Manchester attack: 'Wonderwall' of messages brightens city

Image source, Emily Coxhead
Image caption,
Organiser Emily Coxhead wanted to create a "colourful happy place"

A "Wonderwall" of messages of support has been created in response to the Manchester bomb attack.

A concrete wall in Piccadilly Gardens has been transformed with hundreds of sticky notes paying tribute to the 22 people killed by Salman Abedi.

It was organised on Facebook by illustrator and designer Emily Coxhead as "a colourful happy place for people to go to and read and smile".

She said people from across the world have sent "messages of solidarity".

Image source, Emily Coxhead
Image caption,
The concrete wall has been transformed by the messages in Piccadilly Gardens
Image source, Emily Coxhead
Image caption,
The messages have been sent in from across the world
Image source, Emily Coxhead
Image caption,
Pictures of bees have been included in the messages

Ms Coxhead was inspired by people leaving messages on subway walls in New York after the US election.

She said the response - which has included "lots of bees" - has been "incredible and very comforting".

"I thought it was such a wonderful idea, because it helps those writing the message as well as those reading them.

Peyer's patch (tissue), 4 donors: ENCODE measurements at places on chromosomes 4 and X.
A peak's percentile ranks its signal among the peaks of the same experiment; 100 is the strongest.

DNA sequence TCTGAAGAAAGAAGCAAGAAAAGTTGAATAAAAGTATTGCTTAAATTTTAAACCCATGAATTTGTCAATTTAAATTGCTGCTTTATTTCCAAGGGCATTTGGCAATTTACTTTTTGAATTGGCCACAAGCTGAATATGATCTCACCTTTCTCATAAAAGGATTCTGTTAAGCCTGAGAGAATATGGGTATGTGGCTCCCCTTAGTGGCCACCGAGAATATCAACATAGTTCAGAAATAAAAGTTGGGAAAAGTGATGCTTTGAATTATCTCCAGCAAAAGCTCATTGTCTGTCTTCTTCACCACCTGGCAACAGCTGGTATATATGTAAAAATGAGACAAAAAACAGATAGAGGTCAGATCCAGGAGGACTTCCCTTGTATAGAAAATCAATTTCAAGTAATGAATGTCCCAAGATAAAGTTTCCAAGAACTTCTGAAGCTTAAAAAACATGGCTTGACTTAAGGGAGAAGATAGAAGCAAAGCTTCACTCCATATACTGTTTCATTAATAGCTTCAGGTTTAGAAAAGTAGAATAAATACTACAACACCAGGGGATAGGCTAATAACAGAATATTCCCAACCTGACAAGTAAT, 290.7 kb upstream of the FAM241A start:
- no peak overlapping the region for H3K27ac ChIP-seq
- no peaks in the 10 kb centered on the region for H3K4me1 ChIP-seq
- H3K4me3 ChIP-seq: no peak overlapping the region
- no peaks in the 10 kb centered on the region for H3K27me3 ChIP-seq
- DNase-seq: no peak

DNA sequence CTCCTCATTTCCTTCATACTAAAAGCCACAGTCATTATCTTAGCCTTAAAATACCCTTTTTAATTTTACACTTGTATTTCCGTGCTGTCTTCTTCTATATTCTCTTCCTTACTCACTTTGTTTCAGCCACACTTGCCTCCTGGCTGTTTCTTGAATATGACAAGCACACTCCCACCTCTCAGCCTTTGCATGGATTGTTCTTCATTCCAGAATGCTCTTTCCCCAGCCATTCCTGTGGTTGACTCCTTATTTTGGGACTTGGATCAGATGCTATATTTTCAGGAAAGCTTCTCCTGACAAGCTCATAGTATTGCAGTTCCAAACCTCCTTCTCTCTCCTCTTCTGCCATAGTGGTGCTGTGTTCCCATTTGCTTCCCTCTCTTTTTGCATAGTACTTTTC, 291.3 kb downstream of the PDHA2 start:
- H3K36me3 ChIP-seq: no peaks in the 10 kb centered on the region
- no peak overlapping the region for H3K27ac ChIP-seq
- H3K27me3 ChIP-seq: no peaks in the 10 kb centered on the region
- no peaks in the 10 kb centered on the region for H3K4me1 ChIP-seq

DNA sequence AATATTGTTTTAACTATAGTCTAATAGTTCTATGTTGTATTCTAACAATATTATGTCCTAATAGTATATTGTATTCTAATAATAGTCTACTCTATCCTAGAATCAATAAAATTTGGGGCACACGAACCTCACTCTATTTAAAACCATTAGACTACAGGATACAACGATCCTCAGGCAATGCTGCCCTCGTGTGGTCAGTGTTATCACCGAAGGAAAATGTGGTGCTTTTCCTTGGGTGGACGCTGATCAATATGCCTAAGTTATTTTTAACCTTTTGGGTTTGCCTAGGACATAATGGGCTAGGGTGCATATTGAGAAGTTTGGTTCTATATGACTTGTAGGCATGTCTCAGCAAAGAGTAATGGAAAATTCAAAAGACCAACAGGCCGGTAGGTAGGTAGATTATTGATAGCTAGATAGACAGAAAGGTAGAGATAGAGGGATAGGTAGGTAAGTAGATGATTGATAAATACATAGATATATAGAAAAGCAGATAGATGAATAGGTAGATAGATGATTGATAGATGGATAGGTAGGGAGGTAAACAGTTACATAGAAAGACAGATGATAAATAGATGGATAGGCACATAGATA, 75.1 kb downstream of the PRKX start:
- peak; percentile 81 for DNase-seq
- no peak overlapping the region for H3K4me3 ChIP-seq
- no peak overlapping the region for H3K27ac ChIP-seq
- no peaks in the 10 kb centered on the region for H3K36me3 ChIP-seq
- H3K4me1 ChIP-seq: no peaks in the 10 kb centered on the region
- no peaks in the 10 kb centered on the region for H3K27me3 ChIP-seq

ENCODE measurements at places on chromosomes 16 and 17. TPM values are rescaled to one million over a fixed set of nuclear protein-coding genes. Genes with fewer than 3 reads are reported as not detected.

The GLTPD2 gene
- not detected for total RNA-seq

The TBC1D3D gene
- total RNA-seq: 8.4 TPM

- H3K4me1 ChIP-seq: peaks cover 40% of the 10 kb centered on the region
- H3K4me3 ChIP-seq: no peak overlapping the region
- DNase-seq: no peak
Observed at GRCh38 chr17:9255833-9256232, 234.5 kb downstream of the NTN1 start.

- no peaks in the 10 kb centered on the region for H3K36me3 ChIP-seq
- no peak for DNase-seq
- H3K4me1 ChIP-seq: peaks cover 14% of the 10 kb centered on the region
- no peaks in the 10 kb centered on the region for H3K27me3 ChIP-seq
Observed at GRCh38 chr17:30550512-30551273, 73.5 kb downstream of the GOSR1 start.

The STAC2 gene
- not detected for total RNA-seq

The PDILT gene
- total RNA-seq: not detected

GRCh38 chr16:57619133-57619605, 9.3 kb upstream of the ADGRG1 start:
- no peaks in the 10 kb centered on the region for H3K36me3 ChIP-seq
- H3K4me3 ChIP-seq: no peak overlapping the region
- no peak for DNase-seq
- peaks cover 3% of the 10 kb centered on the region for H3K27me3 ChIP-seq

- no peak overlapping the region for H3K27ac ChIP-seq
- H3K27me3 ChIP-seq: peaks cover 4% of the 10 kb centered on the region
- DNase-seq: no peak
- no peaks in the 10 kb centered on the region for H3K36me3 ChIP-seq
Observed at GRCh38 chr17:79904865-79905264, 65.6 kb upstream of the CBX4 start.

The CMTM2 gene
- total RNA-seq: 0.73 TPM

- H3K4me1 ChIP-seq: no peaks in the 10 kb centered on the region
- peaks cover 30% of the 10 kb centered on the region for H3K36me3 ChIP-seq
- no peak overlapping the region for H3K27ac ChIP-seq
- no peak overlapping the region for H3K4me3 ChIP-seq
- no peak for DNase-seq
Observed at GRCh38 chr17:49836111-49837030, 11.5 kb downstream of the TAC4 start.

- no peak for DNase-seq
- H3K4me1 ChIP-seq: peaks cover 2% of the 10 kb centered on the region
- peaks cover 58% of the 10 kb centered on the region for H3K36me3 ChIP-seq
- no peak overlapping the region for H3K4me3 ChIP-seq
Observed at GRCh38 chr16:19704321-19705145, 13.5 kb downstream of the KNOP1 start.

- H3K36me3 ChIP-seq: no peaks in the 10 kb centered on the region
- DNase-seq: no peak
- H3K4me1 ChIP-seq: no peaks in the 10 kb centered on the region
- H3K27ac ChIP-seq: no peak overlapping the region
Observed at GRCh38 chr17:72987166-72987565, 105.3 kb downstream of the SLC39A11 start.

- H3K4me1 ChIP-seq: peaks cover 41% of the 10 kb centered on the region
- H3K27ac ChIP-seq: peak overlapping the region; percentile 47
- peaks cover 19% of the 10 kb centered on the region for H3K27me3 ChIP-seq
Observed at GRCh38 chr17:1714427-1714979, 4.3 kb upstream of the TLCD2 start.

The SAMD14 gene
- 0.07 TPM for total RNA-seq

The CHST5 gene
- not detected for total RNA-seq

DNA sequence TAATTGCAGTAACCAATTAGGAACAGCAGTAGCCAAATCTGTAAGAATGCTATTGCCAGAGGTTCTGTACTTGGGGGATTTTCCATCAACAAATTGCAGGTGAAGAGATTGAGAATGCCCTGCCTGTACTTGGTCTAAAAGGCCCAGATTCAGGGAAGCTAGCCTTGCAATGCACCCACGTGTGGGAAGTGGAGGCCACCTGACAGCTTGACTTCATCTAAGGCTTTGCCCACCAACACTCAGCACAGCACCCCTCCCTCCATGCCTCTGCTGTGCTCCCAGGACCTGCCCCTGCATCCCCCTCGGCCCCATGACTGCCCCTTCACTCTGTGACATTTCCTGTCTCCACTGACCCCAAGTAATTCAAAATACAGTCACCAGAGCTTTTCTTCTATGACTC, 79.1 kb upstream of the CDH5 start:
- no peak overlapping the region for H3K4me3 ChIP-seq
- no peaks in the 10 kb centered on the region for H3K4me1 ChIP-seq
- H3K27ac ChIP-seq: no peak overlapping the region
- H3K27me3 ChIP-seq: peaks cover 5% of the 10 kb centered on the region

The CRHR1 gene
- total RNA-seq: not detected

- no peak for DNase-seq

"And I think we can probably all agree that [the wall in Piccadilly Gardens] is not the most attractive feature of Manchester."

'Feeling of love'

Shannon Smillie, who was working at the Manchester Arena on the night of the attack, saw the wall on her way to the memorial at St Ann's Square.

"I didn't know it was there but seeing it made me feel happy but also very emotional," she said.

"It just showed how such a beautiful thing can come out of a tragedy. And that's what I felt from it, an overwhelming feeling of love and comfort from people I didn't know."

Image caption,
Messages of support were posted on the Jamia Qasmia Zahidia Islamic Centre in Oldham

Positive messages have also been posted on the outside of a mosque in Oldham whose door was set on fire just hours after the Manchester attack.

People from across the community responded by covering the Jamia Qasmia Zahidia Islamic Centre with dozens of colourful messages of support.

Morgan Harper-Jones, from the group LoveBomb which organised the response, said they wanted to "spread a basic message of love and solidarity" for Muslims in Greater Manchester.

A suspect was seen on CCTV setting a bottle of fuel alight outside the mosque but no arrests have been made in connection with the fire, police said.